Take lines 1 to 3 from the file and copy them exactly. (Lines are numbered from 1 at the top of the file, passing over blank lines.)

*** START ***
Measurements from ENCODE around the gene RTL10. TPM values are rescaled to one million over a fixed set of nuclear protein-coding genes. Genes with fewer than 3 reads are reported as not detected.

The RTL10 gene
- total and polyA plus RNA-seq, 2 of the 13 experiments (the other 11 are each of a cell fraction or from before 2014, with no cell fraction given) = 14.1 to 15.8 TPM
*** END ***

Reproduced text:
Measurements from ENCODE around the gene RTL10. TPM values are rescaled to one million over a fixed set of nuclear protein-coding genes. Genes with fewer than 3 reads are reported as not detected.

The RTL10 gene
- total and polyA plus RNA-seq, 2 of the 13 experiments (the other 11 are each of a cell fraction or from before 2014, with no cell fraction given) = 14.1 to 15.8 TPM